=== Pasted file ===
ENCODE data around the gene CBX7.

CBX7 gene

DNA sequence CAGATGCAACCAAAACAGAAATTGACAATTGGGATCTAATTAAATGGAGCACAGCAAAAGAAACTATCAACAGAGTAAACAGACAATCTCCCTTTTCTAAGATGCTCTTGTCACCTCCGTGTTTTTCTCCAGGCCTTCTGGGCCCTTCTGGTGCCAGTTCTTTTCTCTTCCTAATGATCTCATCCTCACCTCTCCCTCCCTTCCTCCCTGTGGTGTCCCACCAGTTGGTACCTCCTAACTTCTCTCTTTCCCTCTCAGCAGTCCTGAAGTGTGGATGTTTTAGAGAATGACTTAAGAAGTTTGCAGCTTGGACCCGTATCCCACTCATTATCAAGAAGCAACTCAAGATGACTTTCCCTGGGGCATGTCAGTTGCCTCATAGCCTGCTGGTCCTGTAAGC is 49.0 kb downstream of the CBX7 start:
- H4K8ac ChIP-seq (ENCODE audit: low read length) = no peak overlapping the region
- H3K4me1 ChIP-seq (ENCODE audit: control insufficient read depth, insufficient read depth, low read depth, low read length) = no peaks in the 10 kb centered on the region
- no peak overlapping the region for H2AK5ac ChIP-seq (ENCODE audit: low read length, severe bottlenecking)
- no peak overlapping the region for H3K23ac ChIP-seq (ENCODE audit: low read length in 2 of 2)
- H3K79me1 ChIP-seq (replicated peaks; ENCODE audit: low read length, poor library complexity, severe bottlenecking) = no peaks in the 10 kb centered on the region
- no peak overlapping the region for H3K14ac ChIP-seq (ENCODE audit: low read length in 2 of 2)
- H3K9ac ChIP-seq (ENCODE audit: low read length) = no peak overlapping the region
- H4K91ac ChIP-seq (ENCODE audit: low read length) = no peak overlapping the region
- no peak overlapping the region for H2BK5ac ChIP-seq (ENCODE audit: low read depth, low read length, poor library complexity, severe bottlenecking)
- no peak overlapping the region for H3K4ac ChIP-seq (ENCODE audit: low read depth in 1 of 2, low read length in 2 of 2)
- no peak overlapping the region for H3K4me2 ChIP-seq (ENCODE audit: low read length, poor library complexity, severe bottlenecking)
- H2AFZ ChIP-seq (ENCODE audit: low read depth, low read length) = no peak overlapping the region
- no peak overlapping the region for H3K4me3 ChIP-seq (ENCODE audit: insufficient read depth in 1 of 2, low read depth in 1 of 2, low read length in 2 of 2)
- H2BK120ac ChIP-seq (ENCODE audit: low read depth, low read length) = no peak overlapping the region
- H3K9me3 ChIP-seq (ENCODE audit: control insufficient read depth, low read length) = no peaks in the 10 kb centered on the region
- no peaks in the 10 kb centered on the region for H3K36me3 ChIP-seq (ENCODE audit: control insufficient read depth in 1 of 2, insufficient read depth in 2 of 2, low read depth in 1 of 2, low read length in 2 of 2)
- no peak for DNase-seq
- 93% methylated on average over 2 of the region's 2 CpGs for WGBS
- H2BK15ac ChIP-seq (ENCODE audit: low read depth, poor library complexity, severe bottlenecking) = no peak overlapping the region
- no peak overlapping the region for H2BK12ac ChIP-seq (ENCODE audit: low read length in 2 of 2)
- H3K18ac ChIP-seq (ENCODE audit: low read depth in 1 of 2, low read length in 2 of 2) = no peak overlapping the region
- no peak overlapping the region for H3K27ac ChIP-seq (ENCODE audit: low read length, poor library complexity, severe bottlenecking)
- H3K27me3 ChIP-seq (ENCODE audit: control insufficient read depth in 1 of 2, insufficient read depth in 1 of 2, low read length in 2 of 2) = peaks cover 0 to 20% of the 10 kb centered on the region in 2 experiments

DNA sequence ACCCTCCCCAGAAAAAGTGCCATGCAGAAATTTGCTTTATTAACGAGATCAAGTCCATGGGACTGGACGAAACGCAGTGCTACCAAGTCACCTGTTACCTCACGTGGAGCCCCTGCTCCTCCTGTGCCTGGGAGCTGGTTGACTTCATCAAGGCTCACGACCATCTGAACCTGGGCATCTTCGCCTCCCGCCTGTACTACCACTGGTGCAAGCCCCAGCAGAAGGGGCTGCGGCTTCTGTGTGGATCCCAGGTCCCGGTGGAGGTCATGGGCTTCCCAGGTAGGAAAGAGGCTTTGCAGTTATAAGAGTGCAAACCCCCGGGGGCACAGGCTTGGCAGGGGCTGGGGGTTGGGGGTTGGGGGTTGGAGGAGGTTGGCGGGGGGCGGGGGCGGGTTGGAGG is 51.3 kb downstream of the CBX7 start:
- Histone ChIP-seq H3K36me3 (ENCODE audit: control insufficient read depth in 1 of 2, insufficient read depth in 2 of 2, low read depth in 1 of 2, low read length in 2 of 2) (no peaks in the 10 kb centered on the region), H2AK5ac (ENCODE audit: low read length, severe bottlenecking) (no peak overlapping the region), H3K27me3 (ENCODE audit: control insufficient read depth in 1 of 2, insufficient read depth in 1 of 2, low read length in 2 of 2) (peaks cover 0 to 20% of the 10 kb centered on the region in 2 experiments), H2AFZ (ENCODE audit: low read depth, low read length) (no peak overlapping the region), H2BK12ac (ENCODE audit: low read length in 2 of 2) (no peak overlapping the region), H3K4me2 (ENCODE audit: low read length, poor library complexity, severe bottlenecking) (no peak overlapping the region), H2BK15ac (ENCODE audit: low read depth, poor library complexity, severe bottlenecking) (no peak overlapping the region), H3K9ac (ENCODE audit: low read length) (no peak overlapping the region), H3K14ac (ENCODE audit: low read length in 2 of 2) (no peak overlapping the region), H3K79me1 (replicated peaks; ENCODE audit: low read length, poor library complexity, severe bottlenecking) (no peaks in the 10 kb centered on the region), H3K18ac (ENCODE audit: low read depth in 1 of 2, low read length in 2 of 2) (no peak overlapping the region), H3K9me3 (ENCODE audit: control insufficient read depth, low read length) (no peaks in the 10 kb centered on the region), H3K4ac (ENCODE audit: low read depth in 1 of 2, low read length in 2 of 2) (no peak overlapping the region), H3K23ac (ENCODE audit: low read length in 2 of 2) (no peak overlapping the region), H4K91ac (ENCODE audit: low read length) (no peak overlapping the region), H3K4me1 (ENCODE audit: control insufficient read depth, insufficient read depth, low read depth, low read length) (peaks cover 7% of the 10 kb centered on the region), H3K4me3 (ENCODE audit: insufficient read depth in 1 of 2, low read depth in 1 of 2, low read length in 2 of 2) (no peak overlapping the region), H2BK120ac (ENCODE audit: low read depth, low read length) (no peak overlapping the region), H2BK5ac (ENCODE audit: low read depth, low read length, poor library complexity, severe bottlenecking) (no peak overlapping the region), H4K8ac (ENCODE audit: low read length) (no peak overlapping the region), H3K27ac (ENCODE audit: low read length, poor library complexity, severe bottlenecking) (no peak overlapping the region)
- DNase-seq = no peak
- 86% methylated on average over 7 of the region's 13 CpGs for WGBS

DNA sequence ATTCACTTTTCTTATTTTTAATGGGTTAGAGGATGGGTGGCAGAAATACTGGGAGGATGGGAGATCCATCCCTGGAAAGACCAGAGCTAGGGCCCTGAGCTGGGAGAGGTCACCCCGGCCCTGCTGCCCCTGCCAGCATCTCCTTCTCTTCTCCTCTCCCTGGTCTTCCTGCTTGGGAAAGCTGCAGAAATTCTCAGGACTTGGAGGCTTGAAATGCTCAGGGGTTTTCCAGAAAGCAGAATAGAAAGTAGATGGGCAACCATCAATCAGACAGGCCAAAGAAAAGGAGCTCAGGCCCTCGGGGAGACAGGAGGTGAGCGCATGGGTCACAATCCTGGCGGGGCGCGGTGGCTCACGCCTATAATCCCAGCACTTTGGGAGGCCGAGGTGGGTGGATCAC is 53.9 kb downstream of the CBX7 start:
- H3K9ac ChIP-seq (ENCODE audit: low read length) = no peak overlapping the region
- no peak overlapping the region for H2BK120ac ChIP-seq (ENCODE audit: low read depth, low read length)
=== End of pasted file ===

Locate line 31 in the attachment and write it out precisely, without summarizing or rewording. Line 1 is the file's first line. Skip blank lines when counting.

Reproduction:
DNA sequence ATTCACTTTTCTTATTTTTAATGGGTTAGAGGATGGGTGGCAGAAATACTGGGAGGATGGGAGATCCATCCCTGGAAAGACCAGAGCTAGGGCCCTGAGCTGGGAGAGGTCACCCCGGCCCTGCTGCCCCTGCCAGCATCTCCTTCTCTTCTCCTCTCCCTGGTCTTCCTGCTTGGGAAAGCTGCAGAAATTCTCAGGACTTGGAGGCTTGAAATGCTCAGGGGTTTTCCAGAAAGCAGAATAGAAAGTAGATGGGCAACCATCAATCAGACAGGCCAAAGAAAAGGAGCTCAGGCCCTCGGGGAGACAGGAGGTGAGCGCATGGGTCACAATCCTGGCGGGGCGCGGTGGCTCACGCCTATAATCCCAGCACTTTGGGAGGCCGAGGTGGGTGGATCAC is 53.9 kb downstream of the CBX7 start: